Document Type : Original Article
Applied Research Collaboration Greater Manchester, Division of Population Health, Health Services Research and Primary Care, University of Manchester, Manchester, UK
Division of Nursing, Midwifery & Social Work, School of Health Sciences, Faculty of Biology, Medicine & Health, University of Manchester, Manchester, UK
Alliance Manchester Business School, University of Manchester, Manchester, UK
Department of Applied Health Research, University College London (UCL), London, UK
UCL Research Department of Primary Care and Population Health, University College London (UCL), London, UK
Centre for Primary Care and Health Services Research, University of Manchester, Manchester, UK
Christie NHS Foundation Trust, Manchester, UK
Institute of Cancer Sciences, Manchester Academic Health Science Centre (MAHSC), Manchester, UK
Department of Targeted Intervention, University College London (UCL), London, UK
The reconfiguration of specialist hospital services, with service provision concentrated in a reduced number of sites, is one example of major system change (MSC) for which there is evidence of improved patient outcomes. This paper explores the reconfiguration of specialist oesophago-gastric (OG) cancer surgery services in a large urban area of England (Greater Manchester, GM), with a focus on the role of history in this change process and how reconfiguration was achieved after previous failed attempts.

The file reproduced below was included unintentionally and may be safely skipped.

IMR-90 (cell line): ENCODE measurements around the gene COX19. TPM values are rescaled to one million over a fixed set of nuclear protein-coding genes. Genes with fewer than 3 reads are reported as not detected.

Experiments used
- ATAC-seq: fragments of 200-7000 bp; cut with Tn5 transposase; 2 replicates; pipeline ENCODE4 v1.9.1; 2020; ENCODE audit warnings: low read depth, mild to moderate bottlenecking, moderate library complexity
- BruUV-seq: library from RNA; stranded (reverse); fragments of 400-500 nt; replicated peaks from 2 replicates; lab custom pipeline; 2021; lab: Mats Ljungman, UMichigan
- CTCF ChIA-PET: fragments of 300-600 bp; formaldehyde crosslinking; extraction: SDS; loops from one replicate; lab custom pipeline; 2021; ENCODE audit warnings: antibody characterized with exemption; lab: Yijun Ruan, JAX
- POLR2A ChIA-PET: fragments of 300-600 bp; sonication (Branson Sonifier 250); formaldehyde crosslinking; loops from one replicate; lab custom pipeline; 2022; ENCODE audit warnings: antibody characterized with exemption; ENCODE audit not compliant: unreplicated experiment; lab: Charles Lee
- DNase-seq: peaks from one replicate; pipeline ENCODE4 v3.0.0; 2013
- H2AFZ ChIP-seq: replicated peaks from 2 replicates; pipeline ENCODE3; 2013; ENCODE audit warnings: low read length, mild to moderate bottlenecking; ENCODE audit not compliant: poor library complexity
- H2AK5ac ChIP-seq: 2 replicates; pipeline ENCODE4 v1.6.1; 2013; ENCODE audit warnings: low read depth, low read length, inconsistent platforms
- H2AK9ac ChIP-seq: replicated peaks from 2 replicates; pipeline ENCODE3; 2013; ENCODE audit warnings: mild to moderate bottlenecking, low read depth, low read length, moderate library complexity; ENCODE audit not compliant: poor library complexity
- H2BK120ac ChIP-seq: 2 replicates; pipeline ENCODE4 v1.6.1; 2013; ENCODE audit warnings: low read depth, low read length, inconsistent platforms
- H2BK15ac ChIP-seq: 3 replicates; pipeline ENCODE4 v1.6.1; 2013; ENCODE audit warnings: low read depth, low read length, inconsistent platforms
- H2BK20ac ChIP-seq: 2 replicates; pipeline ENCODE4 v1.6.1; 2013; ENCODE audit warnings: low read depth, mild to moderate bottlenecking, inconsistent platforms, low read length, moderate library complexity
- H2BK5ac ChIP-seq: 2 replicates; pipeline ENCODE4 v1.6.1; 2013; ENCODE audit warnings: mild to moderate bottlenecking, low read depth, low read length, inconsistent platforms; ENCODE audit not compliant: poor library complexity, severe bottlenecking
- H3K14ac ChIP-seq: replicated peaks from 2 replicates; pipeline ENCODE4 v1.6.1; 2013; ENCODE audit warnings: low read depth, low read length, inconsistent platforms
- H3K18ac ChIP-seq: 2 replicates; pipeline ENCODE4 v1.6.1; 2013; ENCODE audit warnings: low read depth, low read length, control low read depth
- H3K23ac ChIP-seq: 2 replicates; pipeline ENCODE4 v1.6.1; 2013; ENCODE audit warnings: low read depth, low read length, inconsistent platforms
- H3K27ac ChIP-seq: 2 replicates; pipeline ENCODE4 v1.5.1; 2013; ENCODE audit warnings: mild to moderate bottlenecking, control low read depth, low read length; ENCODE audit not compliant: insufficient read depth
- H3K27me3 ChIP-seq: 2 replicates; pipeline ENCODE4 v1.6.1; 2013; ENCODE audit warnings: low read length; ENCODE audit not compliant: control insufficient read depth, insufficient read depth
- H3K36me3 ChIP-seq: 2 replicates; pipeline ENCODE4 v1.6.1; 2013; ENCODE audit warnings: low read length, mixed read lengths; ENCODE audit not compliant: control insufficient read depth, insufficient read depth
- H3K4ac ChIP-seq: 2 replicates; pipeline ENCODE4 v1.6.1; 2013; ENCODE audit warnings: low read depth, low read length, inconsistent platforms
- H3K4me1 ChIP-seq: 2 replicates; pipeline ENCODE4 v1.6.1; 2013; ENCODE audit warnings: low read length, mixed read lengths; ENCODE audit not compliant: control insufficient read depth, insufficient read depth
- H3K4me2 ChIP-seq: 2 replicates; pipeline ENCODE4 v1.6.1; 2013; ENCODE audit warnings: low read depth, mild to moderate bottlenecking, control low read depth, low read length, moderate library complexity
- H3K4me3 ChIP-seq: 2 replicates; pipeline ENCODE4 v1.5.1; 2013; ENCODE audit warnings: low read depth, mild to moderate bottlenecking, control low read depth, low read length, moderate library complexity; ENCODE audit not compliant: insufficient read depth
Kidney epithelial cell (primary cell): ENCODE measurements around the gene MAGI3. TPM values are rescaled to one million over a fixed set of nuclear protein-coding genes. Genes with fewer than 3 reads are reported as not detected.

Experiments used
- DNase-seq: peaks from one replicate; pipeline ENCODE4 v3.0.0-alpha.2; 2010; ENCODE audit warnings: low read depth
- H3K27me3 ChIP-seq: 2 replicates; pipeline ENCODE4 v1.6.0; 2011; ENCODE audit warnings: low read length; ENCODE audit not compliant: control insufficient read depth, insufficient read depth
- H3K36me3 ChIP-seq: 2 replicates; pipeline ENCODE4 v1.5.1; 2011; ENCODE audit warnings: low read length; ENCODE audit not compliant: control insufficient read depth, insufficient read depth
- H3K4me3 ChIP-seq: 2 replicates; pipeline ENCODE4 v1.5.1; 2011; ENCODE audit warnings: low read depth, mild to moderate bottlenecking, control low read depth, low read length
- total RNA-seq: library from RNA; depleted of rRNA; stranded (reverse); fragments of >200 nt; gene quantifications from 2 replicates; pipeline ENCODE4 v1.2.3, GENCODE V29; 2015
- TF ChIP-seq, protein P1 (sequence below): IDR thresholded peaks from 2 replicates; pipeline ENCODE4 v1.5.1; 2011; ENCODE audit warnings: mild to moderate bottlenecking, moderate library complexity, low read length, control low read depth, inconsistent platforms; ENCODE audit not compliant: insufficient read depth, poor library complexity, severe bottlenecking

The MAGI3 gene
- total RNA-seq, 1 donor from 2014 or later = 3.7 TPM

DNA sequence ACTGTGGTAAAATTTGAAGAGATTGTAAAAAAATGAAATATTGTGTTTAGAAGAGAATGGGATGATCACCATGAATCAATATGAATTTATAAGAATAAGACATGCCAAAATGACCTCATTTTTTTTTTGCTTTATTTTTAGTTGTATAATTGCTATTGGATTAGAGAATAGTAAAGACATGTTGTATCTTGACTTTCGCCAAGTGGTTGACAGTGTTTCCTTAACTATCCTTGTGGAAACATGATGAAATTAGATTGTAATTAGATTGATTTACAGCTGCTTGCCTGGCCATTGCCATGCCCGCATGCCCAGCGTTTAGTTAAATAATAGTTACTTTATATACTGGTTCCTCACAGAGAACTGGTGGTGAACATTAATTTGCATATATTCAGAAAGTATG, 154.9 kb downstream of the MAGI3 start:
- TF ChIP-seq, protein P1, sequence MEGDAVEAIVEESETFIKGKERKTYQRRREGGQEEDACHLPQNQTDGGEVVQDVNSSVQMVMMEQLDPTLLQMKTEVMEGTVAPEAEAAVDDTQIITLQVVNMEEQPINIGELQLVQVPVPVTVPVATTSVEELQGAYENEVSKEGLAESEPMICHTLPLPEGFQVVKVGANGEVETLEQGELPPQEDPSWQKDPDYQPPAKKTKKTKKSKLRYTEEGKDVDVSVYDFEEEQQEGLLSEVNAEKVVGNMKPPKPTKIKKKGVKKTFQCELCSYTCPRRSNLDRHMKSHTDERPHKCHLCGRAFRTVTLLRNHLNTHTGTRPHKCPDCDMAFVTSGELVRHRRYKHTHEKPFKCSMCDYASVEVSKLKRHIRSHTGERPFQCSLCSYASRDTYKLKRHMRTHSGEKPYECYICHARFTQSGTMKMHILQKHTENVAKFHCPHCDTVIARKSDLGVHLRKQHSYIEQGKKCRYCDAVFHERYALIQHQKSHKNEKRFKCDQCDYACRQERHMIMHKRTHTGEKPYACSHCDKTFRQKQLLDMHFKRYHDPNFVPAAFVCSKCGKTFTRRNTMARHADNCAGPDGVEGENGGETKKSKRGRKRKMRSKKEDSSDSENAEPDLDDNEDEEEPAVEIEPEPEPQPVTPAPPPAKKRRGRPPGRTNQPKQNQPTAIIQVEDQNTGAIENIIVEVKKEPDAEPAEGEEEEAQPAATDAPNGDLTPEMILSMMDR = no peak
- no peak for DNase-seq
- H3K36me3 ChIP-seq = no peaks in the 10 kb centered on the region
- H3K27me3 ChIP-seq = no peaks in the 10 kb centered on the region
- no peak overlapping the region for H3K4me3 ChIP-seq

This study draws on qualitative research from a mixed-methods evaluation of the reconfiguration of specialist cancer surgery services in GM. Forty-six interviews with relevant stakeholders were carried out, along with ~160 hours of observations at meetings and the acquisition of ~300 pertinent documents. Thematic analysis using deductive and inductive approaches was undertaken, guided by a framework of ‘simple rules’ for MSC.
Through an awareness of, and attention to, history, leaders developed a change process which took into account previous unsuccessful reconfiguration attempts, enabling them to reduce the impact of potentially challenging issues. Interviewees described attending to issues involving competition between provider sites, change leadership, engagement with stakeholders, and the need for a process of change resilient to challenge.
Recognition of, and response to, history, using a range of perspectives, enabled this reconfiguration. Particularly important was the way in which history influenced and informed other aspects of the change process and the influence of stakeholder power. This study provides further learning about MSC and the need for a range of perspectives to enable understanding. It shows how learning from history can be used to enable successful change.
Commentary Published on this Paper
- The Role of the Policy Process on Health Service Reconfigurations: Evidence, Path Dependency and Framing; Comment on “‘Attending to History’ in Major System Change in Healthcare in England: Specialist Cancer Surgery Service Reconfiguration”
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